New Ulm Police Team Up to Tackle Meth Issue
NEW ULM, Minn. -- The deadly consequences of opioid abuse continue to dominate the national headlines, but locally, an old narcotic foe continues to haunt law enforcement.
New Ulm Police Department Cmdr. Dave Borchert said they are seeing a serious increase of meth usage in the area. As they battle the issue, they are bringing in experts from every aspect of drug addiction to deal with the matter.
"The RED initiative is, it stands for Regional Evaluation for Diversion, " said Borchert.
" It's a collaborative effort to try to address this problem with mental illness and with chemical dependency, and trying to find the best option for again sometimes for jail diversion."
Experts are seeing an unusual jump in drug use among those with mental health issues. Officers are teaming up with multiple agencies, to take on the issue, including New Ulm Medical Center Addiction Manager Marie Larsen.
Larsen said the meth increase is not the community's only worry.
" It's no longer the marijuana and alcohol that are the big problems, those are there but the bigger issues that people are coming into adolescent treatment for are the harder drugs, the methamphetamine and the opiate use."
The increase of meth in the area did not begin overnight. Officials believe recently released prisoners from prior drug charges, almost a decade ago, are now out and learning new ways to manufacture meth.
Recently the Brown-Lyon-Redwood-Renville Drug Task Force ( BLRR) closed several long investigations. The work ended with 31 arrests nearly $20,000 worth of seized narcotics, and six children removed from the home, and placed with social services.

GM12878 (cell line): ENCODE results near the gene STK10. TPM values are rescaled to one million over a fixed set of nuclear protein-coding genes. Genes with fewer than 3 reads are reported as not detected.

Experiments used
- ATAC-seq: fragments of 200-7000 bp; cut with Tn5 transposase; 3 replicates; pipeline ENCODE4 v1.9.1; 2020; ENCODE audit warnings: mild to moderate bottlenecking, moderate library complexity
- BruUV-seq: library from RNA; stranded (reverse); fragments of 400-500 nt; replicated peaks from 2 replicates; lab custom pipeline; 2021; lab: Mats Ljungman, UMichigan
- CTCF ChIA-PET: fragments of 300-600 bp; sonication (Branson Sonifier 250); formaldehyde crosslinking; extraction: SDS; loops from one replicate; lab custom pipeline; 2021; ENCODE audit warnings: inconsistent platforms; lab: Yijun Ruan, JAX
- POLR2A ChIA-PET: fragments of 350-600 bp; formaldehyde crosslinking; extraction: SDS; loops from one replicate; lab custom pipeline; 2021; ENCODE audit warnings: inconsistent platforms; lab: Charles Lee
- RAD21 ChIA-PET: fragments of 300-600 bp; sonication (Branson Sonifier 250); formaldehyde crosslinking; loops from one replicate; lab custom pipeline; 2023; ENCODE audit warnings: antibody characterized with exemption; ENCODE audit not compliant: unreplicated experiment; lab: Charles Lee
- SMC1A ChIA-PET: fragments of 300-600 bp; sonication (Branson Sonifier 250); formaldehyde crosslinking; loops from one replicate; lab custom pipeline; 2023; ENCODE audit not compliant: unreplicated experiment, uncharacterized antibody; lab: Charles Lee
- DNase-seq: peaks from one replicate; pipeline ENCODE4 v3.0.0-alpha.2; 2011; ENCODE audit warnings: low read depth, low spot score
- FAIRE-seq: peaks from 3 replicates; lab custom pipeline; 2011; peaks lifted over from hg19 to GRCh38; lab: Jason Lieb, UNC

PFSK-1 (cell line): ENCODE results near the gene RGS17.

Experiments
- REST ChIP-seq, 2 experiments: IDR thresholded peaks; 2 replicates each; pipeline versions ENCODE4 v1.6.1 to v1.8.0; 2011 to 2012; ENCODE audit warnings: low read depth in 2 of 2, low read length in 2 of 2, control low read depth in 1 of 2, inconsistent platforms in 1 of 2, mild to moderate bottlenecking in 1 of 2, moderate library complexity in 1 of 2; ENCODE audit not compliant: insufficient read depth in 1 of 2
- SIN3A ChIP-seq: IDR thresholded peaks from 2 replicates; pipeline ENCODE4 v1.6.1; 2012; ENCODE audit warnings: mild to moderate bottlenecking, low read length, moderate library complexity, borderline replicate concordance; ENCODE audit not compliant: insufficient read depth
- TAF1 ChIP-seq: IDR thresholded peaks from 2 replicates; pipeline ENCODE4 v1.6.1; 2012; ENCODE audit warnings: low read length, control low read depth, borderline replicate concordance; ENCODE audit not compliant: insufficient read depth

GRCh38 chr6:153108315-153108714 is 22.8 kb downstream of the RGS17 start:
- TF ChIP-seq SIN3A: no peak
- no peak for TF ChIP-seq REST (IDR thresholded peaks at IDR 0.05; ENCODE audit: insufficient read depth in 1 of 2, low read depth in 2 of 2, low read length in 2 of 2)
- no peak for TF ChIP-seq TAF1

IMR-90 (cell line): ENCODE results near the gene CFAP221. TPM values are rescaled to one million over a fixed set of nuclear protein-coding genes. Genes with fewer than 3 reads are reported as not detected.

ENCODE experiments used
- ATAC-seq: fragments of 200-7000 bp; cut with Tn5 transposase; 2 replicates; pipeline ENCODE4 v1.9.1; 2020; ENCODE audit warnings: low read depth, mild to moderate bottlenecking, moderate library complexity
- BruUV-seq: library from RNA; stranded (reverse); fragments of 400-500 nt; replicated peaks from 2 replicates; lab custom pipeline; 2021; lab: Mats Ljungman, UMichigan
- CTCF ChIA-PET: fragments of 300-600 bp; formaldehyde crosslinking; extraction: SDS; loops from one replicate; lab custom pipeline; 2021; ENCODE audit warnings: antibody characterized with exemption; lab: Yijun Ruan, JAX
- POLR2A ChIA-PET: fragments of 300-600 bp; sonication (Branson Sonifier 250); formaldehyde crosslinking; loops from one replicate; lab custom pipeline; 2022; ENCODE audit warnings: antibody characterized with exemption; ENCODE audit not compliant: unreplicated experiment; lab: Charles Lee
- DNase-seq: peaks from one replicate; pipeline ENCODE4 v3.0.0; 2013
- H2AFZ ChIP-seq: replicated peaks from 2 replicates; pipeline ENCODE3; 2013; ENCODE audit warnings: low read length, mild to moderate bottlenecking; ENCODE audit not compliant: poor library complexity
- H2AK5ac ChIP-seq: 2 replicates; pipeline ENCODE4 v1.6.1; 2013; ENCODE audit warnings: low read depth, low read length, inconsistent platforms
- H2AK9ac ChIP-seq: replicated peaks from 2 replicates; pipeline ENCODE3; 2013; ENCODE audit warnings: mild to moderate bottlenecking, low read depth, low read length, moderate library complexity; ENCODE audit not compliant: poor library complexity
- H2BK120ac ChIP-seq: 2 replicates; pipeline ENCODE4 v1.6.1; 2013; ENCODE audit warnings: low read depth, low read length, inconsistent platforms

However, along with the drug crimes, came violent crimes. New Ulm Senior Investigator Jeff Hohensee said the amount of felony and gross misdemeanor cases might surprise you.
"85 percent of the cases that we deal with have some type of narcotics nexus," said Hohensee.
Borchert said he appreciated the work of the Drug Task Force.
"It's maybe a window into the issue that we're dealing with and certainly we depend on the Drug Task Force far as providing some expertise," said Borchert.
" And they demonstrated that they're able to do that."
Earlier this year the Brown County Sheriff's Office received padding in two of their jail cells, so the mentally ill wouldn't injure themselves in holding, but soon found that was not enough.
Cpl. Keith Anderson said their main resource right now is the New Ulm Medical Center.
" They have behavioral health unit on the same floor they have the chemical dependency unit," said Anderson. "And so if we can get them there, you know then the hospital can help them better than we can obviously."
The group is set on continue to fight this issue. Larsen said they ask for family members and friends, and ultimately the entire community, to show compassion for those suffering from these illnesses.
"Nobody chooses this in their life, nobody wants this in their life," said Larsen. " Our patients are sick, and they struggle the same way someone with a different medical condition struggles."
Anderson said officers will take a course tied to the Barbara Schneider Foundation, to learn how to better de-escalate situations with mentally ill individuals experiencing a crisis, a move he knows will only provide benefits.
--KEYC News 12